Dictionary of Gestures
Expressive Comportments and Movements in Use around the World
An illustrated guide to more than 850 gestures and their meanings around the world, from a nod of the head to a click of the heels.
Gestures convey meaning with a flourish. A vigorous nod of the head, a bold jut of the chin, an enthusiastic thumbs-up: all speak louder than words. Yet the same gesture may have different meanings in different parts of the world. What Americans understand as the “A-OK gesture,” for example, is an obscene insult in the Arab world. This volume is the reference book we didn't know we needed—an illustrated dictionary of 850 gestures and their meanings around the world. It catalogs voluntary gestures made to communicate openly—as distinct from sign language, dance moves, involuntary “tells,” or secret handshakes—and explains what the gesture conveys in a variety of locations. It is organized by body part, from top to bottom, from head (nodding, shaking, turning) to foot (scraping, kicking, playing footsie).
We learn that “to oscillate the head while gently throwing it back” communicates approval in some countries even though it resembles the headshake of disapproval used in other countries; that “to tap a slightly inflated cheek” constitutes an erotic invitation when accompanied by a wink; that the middle finger pointed in the air signifies approval in South America. We may already know that it is a grave insult in the Middle East and Asia to display the sole of one's shoe, but perhaps not that motorcyclists sometimes greet each other by raising a foot. Illustrated with clever line drawings and documented with quotations from literature (the author, François Caradec, was a distinguished and prolific historian of literature, culture, and humorous oddities, as well as a novelist and poet), this dictionary offers readers unique lessons in polylingual meaning.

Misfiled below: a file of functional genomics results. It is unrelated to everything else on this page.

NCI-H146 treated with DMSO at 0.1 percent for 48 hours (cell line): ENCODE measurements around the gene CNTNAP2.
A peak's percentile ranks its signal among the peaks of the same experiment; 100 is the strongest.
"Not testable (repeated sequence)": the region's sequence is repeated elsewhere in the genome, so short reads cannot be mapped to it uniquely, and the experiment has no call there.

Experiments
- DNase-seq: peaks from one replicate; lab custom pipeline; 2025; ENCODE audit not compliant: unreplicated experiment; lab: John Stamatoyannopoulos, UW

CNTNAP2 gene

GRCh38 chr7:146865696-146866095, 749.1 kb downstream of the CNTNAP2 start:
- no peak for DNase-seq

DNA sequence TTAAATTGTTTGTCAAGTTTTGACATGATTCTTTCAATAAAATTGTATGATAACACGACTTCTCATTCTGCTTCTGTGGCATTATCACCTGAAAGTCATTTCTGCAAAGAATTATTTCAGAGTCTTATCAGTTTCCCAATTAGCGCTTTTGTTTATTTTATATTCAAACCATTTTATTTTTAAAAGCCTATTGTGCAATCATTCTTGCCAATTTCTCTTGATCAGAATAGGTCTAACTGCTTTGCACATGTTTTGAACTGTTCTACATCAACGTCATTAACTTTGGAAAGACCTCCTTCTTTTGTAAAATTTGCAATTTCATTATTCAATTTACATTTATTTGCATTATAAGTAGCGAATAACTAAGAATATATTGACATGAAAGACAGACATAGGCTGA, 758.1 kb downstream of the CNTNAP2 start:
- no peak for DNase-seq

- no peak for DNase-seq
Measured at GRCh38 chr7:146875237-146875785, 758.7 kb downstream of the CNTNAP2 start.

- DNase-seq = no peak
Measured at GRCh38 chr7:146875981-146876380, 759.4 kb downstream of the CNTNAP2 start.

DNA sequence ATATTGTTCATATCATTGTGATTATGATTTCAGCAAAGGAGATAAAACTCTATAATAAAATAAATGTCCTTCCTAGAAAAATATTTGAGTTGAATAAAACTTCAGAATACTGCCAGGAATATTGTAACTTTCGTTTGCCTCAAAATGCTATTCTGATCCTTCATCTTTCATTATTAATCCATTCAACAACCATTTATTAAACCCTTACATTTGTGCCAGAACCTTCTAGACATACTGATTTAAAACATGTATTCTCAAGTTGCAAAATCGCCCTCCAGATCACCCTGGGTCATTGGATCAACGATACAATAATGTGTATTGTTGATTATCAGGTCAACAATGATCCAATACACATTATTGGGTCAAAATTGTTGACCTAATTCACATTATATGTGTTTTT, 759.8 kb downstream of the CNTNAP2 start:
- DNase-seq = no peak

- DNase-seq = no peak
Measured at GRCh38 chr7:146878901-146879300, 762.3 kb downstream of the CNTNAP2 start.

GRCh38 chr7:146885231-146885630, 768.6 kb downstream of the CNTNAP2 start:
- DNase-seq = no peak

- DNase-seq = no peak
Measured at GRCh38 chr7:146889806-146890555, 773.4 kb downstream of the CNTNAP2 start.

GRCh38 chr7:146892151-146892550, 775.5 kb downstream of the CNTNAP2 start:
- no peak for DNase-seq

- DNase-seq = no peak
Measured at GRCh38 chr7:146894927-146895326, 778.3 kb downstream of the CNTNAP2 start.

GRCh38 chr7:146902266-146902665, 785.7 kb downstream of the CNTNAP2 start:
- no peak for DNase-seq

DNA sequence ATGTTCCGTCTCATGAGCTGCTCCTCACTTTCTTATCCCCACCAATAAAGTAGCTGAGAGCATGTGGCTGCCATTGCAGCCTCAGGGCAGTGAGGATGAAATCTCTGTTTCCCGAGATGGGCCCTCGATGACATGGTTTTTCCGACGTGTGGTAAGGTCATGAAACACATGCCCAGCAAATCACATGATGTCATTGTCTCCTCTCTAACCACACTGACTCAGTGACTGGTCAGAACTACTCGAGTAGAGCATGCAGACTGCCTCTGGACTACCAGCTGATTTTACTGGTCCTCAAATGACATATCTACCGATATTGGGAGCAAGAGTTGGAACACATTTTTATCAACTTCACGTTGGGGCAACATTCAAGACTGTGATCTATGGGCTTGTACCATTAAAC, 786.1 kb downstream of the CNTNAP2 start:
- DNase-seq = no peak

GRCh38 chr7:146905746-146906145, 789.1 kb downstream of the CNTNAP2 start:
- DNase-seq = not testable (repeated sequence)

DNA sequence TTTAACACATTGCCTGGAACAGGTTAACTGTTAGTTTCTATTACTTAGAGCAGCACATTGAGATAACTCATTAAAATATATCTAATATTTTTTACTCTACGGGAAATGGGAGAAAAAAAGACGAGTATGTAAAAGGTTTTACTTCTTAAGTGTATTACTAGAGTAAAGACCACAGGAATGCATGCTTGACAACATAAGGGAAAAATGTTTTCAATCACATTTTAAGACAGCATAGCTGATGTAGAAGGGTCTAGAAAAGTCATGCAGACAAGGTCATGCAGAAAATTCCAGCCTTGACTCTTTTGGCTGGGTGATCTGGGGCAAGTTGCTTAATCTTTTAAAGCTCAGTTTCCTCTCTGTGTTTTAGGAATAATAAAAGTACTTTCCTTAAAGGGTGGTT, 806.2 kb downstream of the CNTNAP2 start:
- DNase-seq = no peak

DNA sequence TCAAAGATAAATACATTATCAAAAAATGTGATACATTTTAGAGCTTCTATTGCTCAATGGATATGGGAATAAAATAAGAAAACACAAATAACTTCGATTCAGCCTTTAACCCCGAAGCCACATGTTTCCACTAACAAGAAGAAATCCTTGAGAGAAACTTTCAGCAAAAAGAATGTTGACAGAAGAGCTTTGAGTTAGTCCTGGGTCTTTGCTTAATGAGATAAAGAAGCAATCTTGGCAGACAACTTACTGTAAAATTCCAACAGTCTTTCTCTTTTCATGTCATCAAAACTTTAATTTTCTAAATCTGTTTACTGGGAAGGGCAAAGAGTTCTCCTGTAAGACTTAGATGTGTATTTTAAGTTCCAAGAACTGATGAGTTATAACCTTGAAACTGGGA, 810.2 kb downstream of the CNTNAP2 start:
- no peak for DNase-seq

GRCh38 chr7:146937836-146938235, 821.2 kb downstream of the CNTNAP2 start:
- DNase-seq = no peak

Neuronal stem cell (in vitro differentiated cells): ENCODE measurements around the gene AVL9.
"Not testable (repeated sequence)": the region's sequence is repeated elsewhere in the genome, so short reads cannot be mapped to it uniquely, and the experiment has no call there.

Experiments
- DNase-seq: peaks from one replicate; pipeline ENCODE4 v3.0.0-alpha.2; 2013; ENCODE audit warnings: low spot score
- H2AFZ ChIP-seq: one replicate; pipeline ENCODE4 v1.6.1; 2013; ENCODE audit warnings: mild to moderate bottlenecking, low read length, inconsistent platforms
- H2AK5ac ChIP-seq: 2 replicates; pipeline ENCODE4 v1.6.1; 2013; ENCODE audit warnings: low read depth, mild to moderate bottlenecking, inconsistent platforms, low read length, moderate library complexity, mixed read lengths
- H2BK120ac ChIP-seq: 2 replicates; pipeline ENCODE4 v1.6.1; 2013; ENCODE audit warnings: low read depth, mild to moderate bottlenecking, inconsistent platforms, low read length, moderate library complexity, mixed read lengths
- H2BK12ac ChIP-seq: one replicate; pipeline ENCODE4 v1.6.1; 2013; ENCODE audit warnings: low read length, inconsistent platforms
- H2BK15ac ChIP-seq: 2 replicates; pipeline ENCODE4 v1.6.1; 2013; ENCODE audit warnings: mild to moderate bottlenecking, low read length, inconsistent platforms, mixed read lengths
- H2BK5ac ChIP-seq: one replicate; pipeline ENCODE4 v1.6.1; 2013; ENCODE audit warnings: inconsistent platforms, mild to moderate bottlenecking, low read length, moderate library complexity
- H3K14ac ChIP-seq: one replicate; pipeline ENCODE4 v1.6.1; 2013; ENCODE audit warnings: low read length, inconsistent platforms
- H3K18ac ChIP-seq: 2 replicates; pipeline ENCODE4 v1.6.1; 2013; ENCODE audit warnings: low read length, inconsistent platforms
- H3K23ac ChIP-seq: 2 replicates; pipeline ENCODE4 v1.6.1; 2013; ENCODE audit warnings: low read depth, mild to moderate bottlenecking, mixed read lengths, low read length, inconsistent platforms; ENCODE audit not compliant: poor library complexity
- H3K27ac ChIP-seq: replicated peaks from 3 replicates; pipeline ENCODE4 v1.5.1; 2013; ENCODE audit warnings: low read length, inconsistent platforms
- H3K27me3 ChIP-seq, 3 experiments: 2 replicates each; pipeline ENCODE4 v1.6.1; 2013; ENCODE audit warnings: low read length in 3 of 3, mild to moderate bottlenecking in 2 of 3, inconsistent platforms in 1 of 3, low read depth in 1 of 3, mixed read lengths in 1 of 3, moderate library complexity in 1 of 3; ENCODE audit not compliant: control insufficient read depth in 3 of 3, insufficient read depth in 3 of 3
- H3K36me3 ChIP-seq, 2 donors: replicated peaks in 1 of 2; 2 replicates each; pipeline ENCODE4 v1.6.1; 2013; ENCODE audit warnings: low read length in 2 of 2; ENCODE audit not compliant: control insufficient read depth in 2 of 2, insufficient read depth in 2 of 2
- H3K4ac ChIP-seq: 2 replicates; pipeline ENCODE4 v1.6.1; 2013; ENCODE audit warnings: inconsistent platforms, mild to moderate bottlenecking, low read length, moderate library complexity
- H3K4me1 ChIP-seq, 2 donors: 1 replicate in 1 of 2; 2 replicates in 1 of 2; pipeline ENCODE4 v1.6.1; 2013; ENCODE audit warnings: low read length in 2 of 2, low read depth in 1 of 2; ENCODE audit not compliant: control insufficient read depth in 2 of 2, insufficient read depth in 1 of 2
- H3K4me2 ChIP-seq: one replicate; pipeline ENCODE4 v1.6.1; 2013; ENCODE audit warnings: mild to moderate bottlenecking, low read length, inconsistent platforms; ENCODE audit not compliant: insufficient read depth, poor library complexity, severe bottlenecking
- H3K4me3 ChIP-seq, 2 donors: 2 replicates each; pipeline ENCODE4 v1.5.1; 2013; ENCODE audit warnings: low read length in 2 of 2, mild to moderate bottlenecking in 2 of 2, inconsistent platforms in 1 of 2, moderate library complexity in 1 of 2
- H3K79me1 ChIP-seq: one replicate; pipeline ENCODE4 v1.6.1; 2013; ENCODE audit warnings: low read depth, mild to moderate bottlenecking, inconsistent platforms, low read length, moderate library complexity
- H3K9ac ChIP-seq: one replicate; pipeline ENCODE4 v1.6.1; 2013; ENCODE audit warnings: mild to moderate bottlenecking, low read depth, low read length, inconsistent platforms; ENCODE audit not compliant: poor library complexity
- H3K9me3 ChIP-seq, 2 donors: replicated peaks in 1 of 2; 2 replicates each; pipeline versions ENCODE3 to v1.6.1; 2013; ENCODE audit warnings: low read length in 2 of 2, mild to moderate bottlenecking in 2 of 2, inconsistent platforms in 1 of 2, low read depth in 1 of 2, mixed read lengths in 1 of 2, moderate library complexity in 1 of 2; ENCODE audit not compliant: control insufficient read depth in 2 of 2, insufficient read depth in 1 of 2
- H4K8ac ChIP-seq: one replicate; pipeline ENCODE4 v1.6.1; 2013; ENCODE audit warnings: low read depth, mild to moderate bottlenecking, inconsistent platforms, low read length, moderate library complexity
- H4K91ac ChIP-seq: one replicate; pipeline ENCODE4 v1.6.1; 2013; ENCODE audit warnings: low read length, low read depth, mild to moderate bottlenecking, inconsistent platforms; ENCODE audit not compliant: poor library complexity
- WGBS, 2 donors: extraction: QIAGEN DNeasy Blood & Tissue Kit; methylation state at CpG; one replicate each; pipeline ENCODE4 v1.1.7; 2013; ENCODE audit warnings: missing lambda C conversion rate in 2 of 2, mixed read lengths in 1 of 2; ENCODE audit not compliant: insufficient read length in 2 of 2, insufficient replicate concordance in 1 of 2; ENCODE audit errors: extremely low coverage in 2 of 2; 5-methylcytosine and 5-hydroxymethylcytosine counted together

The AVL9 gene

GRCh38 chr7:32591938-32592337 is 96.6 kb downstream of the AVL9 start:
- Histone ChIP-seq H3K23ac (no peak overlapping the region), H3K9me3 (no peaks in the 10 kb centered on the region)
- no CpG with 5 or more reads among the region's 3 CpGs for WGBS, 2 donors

Hardcover$24.95 T | £20.00 ISBN: 9780262038492 336 pp. | 6 in x 9 in 915 b&w illus.
This work deserves a thumbs up for its appeal to a broad audience.
If François Caradec's delightfully idiosyncratic Dictionary of Gestures is to be believed, almost all of them amount to some species of mortal insult or erotic invitation somewhere in the world.
[a] huge contemporary relevance, helping to avoid misunderstandings in an increasingly multicultural society. This book could even save lives.
François Caradec has done for the pose what Samuel Johnson has done for the word: compiling an elementary dictionary of meanings for signs that have heretofore gone uncollected. A whimsical anthology of gesticulations, this lexicon offers us a grand sweep of the arm, directing our gaze across the expansive pantomime of silent speech. Each twitch of the brow, each stroke of the chin, each flaunt of the hand, now becomes a kind of quiet haiku for us to contemplate—our fist closed, our thumb raised, complete with a wink of approval.
Lecturer in Literary Studies, Charles Darwin University
Some innate Cartesian character seems to compel French obsessives to make useful lists of things. They have been pioneers in reference works from the Dictionnaire de l'Académie Française to the Encyclopédie to works cataloging every corner of scholarship and trivia. François Caradec was a great collector of words and ideas, and his Dictionary of Gestures is a unique, idiosyncratic, and delightful work that goes beyond language, with witty explanations elegantly translated by Chris Clarke.
Usually, the primary intention of a dictionary isn't to provoke laughter. This one is an exception. It is both the most serious and the funniest dictionary I have encountered. And that is likely because words aren't its principal focus. And so, I clap my hands together several times. Fist closed, I raise my thumb. Thank you, Caradec!
author of Upstaged, Mountain R, My Beautiful Bus, Savage, and other novels